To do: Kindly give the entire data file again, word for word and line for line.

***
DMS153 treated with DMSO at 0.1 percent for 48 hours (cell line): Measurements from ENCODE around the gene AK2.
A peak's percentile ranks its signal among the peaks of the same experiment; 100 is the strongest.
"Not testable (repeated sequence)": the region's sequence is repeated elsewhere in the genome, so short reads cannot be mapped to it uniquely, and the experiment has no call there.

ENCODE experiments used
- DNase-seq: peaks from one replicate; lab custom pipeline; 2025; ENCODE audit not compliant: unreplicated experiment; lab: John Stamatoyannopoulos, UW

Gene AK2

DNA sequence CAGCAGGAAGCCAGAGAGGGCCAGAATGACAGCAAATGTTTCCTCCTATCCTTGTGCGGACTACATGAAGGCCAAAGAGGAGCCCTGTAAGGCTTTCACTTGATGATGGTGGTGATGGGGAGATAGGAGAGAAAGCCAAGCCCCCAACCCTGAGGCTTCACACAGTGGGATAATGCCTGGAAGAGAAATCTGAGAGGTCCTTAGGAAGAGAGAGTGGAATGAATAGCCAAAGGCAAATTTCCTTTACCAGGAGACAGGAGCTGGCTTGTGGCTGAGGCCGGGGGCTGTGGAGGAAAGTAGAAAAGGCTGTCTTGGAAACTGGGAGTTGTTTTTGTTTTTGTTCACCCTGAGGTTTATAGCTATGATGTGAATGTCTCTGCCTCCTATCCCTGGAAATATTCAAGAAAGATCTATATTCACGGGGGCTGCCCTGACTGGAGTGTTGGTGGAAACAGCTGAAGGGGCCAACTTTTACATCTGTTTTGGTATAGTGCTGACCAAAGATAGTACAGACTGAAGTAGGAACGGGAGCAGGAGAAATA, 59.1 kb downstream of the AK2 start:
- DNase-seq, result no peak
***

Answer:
DMS153 treated with DMSO at 0.1 percent for 48 hours (cell line): Measurements from ENCODE around the gene AK2.
A peak's percentile ranks its signal among the peaks of the same experiment; 100 is the strongest.
"Not testable (repeated sequence)": the region's sequence is repeated elsewhere in the genome, so short reads cannot be mapped to it uniquely, and the experiment has no call there.

ENCODE experiments used
- DNase-seq: peaks from one replicate; lab custom pipeline; 2025; ENCODE audit not compliant: unreplicated experiment; lab: John Stamatoyannopoulos, UW

Gene AK2

DNA sequence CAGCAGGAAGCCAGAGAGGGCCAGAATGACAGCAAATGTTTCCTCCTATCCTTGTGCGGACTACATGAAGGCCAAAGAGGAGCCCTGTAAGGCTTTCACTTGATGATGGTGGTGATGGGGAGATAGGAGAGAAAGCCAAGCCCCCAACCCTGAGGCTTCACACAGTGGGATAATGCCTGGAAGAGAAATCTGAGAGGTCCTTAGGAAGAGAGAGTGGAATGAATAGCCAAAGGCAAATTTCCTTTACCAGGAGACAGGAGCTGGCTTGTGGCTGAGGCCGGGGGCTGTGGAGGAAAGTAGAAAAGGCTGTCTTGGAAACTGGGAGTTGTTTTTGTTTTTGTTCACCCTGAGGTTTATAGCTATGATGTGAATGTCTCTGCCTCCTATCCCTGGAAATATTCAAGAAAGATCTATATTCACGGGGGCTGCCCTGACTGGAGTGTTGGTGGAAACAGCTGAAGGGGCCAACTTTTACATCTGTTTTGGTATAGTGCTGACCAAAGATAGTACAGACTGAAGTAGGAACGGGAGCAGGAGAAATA, 59.1 kb downstream of the AK2 start:
- DNase-seq, result no peak